b/ Less than 500. 

c/ Less than 500,000. 



250 Foreign Crops and Markets Vol. 33, No. 8 

AGILE CULTURAL TBADE IN THE FIRST SIX MONTHS OF THE CANADIAN AGEEEMENE, CONT'D 
UNITED STATES: Exports to Canada, by months, January-June , . 1935 and 1$36. 



Item and month. 



j 1935 


i 1936 


; Increase 


or decrease 


; Amount . 


Percentage 


: Thousand 


\ Thousand 


thousand 




: dollars 


! dollars 


: dollars 


; Percent 




: 25,728 


: 44,104 


: +19 


21,858 


• 23,887 


: +1,929 


! +9 


.• 24,210 


; 26,310 


■ +2,100 


i i O 

i * ° 


27,478 


; 30 , 230 


: +2,752 


\ +10 


39,065. 


• 44,086 


• +5,021 


: +13 


.: 26.532 


: 33,511 . 


; +6,979 


! +26 


.1 160,867 


: 183,752 


i +22,885 


+14 


.: 17,603 


j 21,999 


+4,396 . 


+25 


.1 19,135 


j 20,413 


+1,293 


: '+7 


, : 21,015 


j 22,001 


+986 


: +5 


, : 23,809 


26,305 


+2,494 


: +10 


.: 35,418 


• . 39,286. 


+3,868 


: +ii 


.: .23.352 


28 p 337 


+4 ? 985 


+21 


140,322 


158,344 


+18,022 


+13 


.j 4,021 


3,729 


-292 


-7 


2,833 


3,469 


+636 


• ■ +22 


,: 3,195 


4,309 


+1,114 


+35 


3,669 


3,927 


+258 


++7 


.: '3,647 


' " 4, 800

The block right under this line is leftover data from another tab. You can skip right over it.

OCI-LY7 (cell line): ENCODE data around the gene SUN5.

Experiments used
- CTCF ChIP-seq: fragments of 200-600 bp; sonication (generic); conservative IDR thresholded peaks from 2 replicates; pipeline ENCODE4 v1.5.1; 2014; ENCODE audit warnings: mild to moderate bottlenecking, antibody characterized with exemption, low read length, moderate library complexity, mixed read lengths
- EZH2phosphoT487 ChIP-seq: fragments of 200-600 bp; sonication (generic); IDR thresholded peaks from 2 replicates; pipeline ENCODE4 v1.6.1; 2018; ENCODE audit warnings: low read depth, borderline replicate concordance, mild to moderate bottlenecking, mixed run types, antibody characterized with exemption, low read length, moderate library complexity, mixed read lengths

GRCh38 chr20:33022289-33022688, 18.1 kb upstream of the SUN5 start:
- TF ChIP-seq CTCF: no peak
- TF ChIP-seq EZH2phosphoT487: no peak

+1,153 


+32 


.: 3,180 


5,174 


+1,994 


+63 


, : 20,545 


' '25,408 


+4,863 


+24 


j 

\ 959 


1,325 


+366 


+38 


. : 1,161 


1,241 , 


' ' +80 


4+7 


1,431 


1,886 ; 


+455 


+32 


: 1,659 


2,201 | 


+542 , 


+33 


j 2,066 


i;853 ■ : 


-213 ■ 


-10 


1,615 


' ■ 2,475 . 


+860 


+53 


,: 8,891, 


io,98i : 


. *-) ■ r\r\ r\ 1 

+2,0yU ; 


i OA 


.; '3,062 


' "2,404 1 


' -658 : 


-21 


1,672 


2,228 ; 


■ +556:.: 


+33 


1,764, 


2,423 ; 


+659 • 


+37 


.: 2,010] 


1,726 j 


-284 j 


-14 


,: 1,581- 


2,947 : 


+1,366 : 


+86 


.: 1,565: 


2,699 j 


+1,134 : 


+72 


.: 11,654: 


14,427 ' 


+2,773 : 


+24 



All commodities - 

J anuary 

February 

March 

April 

May 

June 

Eirst 6 months 

Non-agricultural' - 

January , 

February 

March 

April 

May , 

June 

Eirst 6 months 

Agricultural - 

J anuary , 

February , 

March , 

April 

May , 

June , 

First 6 months , 

Agricultural on which duties were 
reduced under the agreement - 

January , 

February . .' ., 

March 

April 

May 

June 

First 6 months 
Other agricultural - 

January , , 

. February , 

March , 

April